In Episode 54, we talk to writer Nancy Stohlman about her award-winning book Going Short: An Invitation to Flash Fiction, the power of flash fiction as a fully realized genre, and how to write and teach flash fiction.
Find Going Short here!
This episode was recorded on March 15, 2021. Because we recorded via Zoom, there may be occasional audio hiccups. Our theme song is “4 am” by Makaih Beats. You can subscribe to the podcast on Apple Podcasts, Spotify, and Stitcher and follow us on Twitter @WritingRemixPod.
Quotes from the Episode:
“What I really discovered, and was such a relief for me, was not every story is 60,000 words, and if you push it to try to make it cross that finish line so that you can call it a novel, then have you sold out your own idea, perhaps?” @nancystohlmanTweet
“It was so liberating for me to have permission to let my story decide how long it needed to be and not [let] conventions decide.” @nancystohlmanTweet
“Flash fiction is like when you’re at the airport and you are sitting next to somebody and they’re gonna get on a flight in 20 minutes and you’re gonna get on a flight in 20 minutes and you end up having this amazing conversation for 20 minutes. And then they go their way, and you go your way, and you never see them again. Is there anything less profound and wonderful about that 20 minute conversation versus if I was that person’s friend since childhood and knew every little thing about them?” @nancystohlmanTweet
“This is the kernel. This is the heartbeat here. And I can give it to you in this little flash fiction piece.” @nancystohlmanTweet
“Sometimes you want to go on the whole journey. But sometimes you just want to see the heart beating and just look at it and just realize how powerful that is.” @nancystohlmanTweet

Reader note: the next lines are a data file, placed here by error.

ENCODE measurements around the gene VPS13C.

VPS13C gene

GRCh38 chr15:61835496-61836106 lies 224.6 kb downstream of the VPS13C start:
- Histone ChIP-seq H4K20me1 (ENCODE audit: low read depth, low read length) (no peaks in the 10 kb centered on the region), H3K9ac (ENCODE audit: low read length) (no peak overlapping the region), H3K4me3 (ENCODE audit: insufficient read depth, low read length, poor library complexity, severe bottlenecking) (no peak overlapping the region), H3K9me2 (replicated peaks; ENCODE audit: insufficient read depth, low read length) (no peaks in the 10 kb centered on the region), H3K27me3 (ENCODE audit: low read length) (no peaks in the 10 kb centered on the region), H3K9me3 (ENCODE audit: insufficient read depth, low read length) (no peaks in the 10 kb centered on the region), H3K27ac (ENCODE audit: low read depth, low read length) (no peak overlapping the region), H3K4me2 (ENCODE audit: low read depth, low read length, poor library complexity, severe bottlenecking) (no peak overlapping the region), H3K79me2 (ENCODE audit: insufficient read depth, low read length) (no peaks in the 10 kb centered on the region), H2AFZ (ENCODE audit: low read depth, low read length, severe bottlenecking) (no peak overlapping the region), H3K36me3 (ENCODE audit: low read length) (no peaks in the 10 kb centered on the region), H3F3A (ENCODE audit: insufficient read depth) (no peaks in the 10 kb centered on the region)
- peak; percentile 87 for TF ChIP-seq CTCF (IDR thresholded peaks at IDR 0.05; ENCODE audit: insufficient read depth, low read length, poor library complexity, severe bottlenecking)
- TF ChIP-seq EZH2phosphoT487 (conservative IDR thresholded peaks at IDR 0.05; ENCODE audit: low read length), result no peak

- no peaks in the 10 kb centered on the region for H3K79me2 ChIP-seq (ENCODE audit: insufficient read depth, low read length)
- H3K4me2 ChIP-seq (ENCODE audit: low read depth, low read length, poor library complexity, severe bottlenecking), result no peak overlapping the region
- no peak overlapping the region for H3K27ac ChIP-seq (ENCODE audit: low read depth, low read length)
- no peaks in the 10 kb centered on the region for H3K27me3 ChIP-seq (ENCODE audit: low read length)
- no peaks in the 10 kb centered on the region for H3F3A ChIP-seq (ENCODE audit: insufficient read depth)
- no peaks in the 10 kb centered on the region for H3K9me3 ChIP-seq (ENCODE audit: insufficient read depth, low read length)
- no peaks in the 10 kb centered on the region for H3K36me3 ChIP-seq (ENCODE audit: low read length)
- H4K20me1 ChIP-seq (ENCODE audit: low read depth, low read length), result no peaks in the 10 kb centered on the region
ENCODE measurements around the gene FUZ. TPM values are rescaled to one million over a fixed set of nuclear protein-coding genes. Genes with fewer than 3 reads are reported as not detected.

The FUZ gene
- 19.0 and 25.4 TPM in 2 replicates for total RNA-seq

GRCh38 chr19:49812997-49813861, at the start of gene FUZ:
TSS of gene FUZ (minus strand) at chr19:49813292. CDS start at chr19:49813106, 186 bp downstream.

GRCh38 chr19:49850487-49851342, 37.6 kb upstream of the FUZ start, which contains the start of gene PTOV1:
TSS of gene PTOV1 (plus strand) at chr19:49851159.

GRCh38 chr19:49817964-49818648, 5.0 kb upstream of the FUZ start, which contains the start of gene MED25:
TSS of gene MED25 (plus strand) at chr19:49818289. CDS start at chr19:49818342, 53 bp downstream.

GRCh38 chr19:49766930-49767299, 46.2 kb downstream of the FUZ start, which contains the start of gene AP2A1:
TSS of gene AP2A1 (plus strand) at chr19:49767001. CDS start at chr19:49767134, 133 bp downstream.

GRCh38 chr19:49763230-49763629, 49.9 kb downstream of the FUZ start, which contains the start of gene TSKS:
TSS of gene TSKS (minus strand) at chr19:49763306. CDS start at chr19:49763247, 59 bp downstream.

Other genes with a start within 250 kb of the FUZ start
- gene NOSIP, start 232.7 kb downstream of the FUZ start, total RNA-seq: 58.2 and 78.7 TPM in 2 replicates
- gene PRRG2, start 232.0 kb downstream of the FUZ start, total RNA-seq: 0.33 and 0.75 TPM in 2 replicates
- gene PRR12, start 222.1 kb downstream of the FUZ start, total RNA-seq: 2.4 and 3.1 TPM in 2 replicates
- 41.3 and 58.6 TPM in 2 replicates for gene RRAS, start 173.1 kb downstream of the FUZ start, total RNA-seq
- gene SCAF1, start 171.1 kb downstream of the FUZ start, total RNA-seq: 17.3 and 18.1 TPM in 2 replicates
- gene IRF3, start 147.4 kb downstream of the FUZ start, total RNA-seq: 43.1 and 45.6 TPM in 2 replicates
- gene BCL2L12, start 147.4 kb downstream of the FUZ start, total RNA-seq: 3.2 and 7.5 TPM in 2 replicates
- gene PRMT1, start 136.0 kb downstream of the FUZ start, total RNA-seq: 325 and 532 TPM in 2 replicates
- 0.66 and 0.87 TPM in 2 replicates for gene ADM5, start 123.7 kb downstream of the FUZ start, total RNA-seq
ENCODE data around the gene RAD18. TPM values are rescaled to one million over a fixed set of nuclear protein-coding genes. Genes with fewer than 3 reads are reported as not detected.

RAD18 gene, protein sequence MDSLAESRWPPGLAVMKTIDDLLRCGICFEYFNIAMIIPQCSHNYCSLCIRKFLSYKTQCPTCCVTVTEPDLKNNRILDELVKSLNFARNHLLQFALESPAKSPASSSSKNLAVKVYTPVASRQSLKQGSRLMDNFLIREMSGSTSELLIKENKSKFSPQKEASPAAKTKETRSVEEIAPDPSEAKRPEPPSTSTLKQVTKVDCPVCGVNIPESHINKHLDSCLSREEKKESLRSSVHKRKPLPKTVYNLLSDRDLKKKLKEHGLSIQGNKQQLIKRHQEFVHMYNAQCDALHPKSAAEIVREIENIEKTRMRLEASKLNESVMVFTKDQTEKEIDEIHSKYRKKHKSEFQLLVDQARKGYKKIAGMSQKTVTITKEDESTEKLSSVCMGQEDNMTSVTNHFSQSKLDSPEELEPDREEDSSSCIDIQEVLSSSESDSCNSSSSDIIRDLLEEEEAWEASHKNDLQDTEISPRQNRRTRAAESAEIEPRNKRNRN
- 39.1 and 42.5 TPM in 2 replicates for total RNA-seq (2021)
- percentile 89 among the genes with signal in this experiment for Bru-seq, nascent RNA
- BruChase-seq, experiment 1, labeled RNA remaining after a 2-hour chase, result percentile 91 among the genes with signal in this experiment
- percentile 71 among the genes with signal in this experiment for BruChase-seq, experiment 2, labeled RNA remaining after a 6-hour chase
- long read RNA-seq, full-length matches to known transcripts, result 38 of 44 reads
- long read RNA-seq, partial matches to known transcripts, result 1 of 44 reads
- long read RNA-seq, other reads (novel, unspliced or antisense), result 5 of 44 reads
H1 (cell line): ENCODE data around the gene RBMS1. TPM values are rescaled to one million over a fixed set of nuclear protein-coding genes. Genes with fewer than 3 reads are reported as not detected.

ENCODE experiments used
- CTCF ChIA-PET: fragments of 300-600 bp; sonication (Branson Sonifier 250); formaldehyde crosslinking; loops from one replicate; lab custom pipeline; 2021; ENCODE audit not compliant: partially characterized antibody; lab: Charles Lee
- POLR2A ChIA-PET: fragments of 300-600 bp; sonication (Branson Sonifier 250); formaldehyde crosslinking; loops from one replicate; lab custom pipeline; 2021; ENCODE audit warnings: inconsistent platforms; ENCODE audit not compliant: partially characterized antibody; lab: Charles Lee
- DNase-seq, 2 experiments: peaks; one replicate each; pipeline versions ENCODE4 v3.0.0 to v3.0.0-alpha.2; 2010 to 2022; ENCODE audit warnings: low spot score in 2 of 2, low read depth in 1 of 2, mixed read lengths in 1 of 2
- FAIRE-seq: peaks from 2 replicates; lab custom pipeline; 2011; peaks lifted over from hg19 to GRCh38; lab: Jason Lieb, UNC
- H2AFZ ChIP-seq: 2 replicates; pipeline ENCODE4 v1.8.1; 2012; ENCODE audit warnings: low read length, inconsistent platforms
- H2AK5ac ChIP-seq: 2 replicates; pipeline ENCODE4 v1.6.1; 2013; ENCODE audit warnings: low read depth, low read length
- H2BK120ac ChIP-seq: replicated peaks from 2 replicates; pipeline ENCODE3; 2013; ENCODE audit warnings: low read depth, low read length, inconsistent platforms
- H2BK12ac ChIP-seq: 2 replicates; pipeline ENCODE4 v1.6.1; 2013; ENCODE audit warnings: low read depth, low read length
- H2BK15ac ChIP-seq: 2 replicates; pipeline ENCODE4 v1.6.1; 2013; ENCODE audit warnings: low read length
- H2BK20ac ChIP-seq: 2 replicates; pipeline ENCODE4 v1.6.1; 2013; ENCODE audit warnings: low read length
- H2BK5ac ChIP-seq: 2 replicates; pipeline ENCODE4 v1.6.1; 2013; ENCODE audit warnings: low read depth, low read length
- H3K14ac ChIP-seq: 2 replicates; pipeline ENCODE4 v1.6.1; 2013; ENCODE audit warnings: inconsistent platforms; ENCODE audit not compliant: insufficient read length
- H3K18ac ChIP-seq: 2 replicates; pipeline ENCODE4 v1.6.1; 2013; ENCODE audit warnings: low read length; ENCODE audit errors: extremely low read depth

“Poetry and flash fiction, they share brevity, but they also share complexity, and they share a lot of depth. A lot goes on in these tiny little spaces.” @nancystohlmanTweet
“Flash fiction is not just a little knock-knock joke on your way to work. It’s like a whole thing that’s going to be ringing in your head for the rest of the day.” @nancystohlmanTweet
“That’s one of the things I really love about the constraint of flash fiction […] You’re playing with the form. You’re pushing against it. It’s like air inside of a balloon.” @nancystohlmanTweet
“Knowing what the edges are in any form allows me to kind of create a shape that I may not have created if I just had all the room in the world.” @nancystohlmanTweet
“Are you writing what you think other people want, or are you writing what’s really in your heart screaming to get out?” @nancystohlmanTweet
“When you start listening to your own work and seeing yourself as being in service of the story–the midwife of the story–you’re not the creator. You’re the midwife, and it’s coming through you. So get out of the way, and it will tell you when it’s done. I think if that’s where we can position ourselves as writers, I think the best work will come through that way.” @nancystohlmanTweet
“So many of the lessons that I have in the book Going Short come from years and years and years of creating context for [my] workshops.” @nancystohlmanTweet
“I think that most writers or artists in general, just kind of feed off that novelty where everything is unfamiliar and I’m suddenly actually present in my body paying attention to the world in a way that I’m not when everything is familiar…I think that’s really what I love about being a writer who travels–is just forcing myself to slow down and actually not be sure of anything and notice everything.” @nancystohlmanTweet
“I think it’s important to remember too that our creativity [is] seasonal.” @nancystohlmanTweet
“Around 2010 or so, I was like all right, well, there isn’t this book [about how to write flash fiction], and there needs to be this book, so I guess I should write this book.” @nancystohlmanTweet
“Women have helped create [flash fiction] just as much as the men.” @nancystohlmanTweet
“Learning how to finish a book is just as important as learning how to begin a book, but we don’t practice that enough.” @nancystohlmanTweet